What it means to be literate today is very different than what it meant 10 years ago and what it will mean 10 years from now. As a result, Walden University reading and literacy experts have been selected for their abilities to promote 21st-century literacy in students from a very young age. They provide proven skills that both students and teachers need in order to thrive in today's fast-paced, information-driven world. As educators, administrators, and policymakers, these experts bring new literacy perspectives that form the basis of research-based best practices and provide leadership in literacy on a national level.

Donald Bear, EdD

Dr. Bear is a professor in the Department of Educational Specialties in the College of Education at the University of Nevada, Reno. He also serves as director of the university's E.L. Cord Foundation Center for Learning and Literacy. Dr. Bear consults with school districts to develop their literacy programs. He is the co-author of Vocabulary Their Way: Word Study with Middle and Secondary Students and Words Their Way: Word Study for Phonics, Vocabulary, and Spelling Instruction.

Linda Gambrell, PhD

Dr. Gambrell, a professor of education in the Eugene T. Moore School of Education at Clemson University, recently served as president of the International Reading Association (IRA) and was a member of the IRA's Board of Directors. In 2004, she was elected to the Reading Hall of Fame. Her current research interests are in the areas of reading comprehension strategy instruction, literacy motivation, and the role of discussion in teaching and learning. She is co-editor of Literacy Teaching and Learning and serves on the editorial advisory boards of Reading Research Quarterly, Journal of Literacy Research, and Reading Research and Instruction.

Dorothy Strickland, PhD

Dr. Strickland offers more than 50 years of knowledge and perspective as a reading and literacy expert. She began her landmark career as an elementary classroom teacher and went on to serve as a reading consultant and learning disabilities specialist before assuming such leadership roles as president of both the International Reading Association and its Reading Hall of Fame. Today she is a senior research fellow at the National Institute for Early Education Research, Rutgers University Graduate School of Education where she holds the Samuel DeWitt Proctor Chair in Education. She has authored and edited numerous publications on language development and reading.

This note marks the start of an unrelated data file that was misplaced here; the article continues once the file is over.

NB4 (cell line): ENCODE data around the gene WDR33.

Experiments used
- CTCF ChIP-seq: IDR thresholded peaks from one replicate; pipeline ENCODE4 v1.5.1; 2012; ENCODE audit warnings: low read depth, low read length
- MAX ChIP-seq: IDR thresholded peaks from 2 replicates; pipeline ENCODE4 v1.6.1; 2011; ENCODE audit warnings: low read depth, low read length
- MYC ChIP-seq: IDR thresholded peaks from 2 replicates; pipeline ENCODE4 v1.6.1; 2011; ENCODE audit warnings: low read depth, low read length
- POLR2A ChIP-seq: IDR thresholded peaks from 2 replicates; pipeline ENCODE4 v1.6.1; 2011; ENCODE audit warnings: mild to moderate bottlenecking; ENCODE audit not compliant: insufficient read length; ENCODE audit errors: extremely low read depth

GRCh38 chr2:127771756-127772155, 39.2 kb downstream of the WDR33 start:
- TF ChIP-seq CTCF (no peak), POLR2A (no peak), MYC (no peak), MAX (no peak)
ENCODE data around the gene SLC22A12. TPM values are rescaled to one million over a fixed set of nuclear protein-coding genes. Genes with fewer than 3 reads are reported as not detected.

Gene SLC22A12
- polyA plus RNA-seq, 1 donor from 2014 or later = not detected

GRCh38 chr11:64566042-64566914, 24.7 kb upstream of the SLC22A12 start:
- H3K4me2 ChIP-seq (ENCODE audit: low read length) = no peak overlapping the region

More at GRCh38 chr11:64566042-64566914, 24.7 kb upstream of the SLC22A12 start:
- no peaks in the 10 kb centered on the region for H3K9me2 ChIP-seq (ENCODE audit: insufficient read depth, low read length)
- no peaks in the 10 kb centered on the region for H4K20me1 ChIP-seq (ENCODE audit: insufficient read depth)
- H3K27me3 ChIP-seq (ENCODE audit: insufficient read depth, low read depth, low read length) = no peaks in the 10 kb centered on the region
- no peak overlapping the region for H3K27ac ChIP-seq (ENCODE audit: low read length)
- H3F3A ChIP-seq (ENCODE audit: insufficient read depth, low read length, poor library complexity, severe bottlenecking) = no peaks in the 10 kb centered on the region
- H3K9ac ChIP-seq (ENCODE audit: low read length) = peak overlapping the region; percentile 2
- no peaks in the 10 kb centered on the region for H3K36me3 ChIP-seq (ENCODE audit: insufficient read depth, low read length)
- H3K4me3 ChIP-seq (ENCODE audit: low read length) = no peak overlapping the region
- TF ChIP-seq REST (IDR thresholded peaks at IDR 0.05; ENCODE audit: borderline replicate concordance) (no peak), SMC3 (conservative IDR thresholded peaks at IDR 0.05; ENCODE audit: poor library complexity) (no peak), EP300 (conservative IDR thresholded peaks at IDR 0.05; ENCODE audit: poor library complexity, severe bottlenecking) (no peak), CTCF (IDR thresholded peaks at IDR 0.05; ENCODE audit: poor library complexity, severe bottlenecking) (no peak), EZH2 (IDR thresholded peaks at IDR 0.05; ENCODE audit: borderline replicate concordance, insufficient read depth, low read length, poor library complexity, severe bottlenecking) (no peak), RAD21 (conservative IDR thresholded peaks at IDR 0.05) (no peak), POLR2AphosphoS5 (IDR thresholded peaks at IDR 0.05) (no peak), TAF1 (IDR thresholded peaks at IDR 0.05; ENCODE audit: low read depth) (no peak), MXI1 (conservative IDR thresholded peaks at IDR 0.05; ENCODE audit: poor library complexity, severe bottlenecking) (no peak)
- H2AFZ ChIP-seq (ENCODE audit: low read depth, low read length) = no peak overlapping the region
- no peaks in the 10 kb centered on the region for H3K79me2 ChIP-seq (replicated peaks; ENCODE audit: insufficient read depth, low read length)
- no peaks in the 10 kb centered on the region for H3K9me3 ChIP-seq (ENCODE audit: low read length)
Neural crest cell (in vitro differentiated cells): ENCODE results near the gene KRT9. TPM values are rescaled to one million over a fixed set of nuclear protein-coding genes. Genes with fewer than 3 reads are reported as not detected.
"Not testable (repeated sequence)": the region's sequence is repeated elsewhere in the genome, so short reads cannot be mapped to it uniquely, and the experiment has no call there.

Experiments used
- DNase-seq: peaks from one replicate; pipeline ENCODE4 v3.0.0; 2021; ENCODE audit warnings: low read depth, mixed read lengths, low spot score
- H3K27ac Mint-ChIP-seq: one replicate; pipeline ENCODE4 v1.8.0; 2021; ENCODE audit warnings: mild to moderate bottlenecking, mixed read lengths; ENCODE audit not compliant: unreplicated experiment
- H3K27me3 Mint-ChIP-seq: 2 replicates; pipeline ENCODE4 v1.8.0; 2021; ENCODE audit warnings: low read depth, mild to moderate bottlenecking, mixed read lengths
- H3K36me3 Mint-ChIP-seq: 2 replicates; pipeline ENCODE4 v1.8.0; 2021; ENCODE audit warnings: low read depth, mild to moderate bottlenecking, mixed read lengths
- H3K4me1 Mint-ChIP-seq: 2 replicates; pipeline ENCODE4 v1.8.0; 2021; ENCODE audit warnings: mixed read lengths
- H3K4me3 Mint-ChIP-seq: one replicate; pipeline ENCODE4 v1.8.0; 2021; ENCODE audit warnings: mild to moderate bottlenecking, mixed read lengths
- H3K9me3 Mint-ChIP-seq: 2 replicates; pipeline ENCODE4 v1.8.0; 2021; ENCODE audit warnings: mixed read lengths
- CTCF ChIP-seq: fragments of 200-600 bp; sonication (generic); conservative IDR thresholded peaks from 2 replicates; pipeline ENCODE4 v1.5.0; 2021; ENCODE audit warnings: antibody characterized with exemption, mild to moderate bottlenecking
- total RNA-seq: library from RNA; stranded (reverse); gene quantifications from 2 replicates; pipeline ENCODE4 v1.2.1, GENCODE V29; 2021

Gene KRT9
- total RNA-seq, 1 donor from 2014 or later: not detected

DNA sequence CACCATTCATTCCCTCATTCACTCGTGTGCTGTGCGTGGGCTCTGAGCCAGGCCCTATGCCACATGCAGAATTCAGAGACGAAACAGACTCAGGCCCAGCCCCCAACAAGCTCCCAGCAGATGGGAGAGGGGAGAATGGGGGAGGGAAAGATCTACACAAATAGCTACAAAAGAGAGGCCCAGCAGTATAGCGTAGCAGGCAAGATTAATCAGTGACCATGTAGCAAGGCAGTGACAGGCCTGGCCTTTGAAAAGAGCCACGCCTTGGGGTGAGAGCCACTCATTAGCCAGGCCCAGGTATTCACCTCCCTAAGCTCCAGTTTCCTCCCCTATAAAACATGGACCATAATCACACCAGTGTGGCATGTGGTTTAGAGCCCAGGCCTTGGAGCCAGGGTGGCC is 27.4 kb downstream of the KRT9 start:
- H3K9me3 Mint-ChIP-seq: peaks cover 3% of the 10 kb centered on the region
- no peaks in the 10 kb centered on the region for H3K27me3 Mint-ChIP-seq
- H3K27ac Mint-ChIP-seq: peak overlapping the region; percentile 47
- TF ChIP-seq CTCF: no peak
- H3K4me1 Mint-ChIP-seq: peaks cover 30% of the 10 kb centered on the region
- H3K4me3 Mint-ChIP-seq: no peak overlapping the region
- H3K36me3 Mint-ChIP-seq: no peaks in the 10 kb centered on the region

Alfred W. Tatum, PhD

Dr. Tatum has emerged as a leading voice on adolescent literacy, conducting cutting-edge, qualitative research on the literacy development of African-American adolescent males and teacher professional development in urban middle and high schools. A former eighth grade teacher and reading specialist, he offers professional development support to schools nationwide in addressing the literacy needs of students characterized as vulnerable. Dr. Tatum is an associate professor in the Department of Literacy Education at Northern Illinois University and is active in several professional international and national literacy organizations including serving on the board of directors for the International Reading Association.

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